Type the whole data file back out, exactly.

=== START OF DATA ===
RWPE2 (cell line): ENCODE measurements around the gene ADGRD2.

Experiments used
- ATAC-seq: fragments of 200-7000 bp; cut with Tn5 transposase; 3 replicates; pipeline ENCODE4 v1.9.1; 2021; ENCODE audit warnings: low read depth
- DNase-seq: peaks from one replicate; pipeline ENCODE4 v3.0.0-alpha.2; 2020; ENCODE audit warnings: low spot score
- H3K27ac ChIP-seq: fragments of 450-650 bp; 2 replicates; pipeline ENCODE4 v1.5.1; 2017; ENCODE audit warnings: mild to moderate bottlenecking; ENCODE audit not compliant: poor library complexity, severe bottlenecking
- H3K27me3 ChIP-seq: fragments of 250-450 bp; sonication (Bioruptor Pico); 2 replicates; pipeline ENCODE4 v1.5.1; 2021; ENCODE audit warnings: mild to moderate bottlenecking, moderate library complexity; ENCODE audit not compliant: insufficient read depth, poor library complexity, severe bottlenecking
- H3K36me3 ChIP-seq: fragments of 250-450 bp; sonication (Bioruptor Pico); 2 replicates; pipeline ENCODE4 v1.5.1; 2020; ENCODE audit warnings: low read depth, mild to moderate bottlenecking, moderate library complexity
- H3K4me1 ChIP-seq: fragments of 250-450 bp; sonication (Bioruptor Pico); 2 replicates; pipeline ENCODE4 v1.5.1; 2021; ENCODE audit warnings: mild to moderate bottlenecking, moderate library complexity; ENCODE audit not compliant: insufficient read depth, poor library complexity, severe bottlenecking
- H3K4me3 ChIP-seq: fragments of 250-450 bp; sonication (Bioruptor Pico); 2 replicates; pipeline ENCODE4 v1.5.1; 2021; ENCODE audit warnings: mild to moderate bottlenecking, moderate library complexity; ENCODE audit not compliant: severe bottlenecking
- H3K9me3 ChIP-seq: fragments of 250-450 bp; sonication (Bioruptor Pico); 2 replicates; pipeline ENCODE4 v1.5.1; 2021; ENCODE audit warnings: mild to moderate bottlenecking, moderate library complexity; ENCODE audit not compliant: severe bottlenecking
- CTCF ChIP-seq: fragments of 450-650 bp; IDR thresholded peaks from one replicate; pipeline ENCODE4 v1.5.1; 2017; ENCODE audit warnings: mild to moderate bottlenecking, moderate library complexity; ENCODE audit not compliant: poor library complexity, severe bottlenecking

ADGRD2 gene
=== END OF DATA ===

RWPE2 (cell line): ENCODE measurements around the gene ADGRD2.

Experiments used
- ATAC-seq: fragments of 200-7000 bp; cut with Tn5 transposase; 3 replicates; pipeline ENCODE4 v1.9.1; 2021; ENCODE audit warnings: low read depth
- DNase-seq: peaks from one replicate; pipeline ENCODE4 v3.0.0-alpha.2; 2020; ENCODE audit warnings: low spot score
- H3K27ac ChIP-seq: fragments of 450-650 bp; 2 replicates; pipeline ENCODE4 v1.5.1; 2017; ENCODE audit warnings: mild to moderate bottlenecking; ENCODE audit not compliant: poor library complexity, severe bottlenecking
- H3K27me3 ChIP-seq: fragments of 250-450 bp; sonication (Bioruptor Pico); 2 replicates; pipeline ENCODE4 v1.5.1; 2021; ENCODE audit warnings: mild to moderate bottlenecking, moderate library complexity; ENCODE audit not compliant: insufficient read depth, poor library complexity, severe bottlenecking
- H3K36me3 ChIP-seq: fragments of 250-450 bp; sonication (Bioruptor Pico); 2 replicates; pipeline ENCODE4 v1.5.1; 2020; ENCODE audit warnings: low read depth, mild to moderate bottlenecking, moderate library complexity
- H3K4me1 ChIP-seq: fragments of 250-450 bp; sonication (Bioruptor Pico); 2 replicates; pipeline ENCODE4 v1.5.1; 2021; ENCODE audit warnings: mild to moderate bottlenecking, moderate library complexity; ENCODE audit not compliant: insufficient read depth, poor library complexity, severe bottlenecking
- H3K4me3 ChIP-seq: fragments of 250-450 bp; sonication (Bioruptor Pico); 2 replicates; pipeline ENCODE4 v1.5.1; 2021; ENCODE audit warnings: mild to moderate bottlenecking, moderate library complexity; ENCODE audit not compliant: severe bottlenecking
- H3K9me3 ChIP-seq: fragments of 250-450 bp; sonication (Bioruptor Pico); 2 replicates; pipeline ENCODE4 v1.5.1; 2021; ENCODE audit warnings: mild to moderate bottlenecking, moderate library complexity; ENCODE audit not compliant: severe bottlenecking
- CTCF ChIP-seq: fragments of 450-650 bp; IDR thresholded peaks from one replicate; pipeline ENCODE4 v1.5.1; 2017; ENCODE audit warnings: mild to moderate bottlenecking, moderate library complexity; ENCODE audit not compliant: poor library complexity, severe bottlenecking

ADGRD2 gene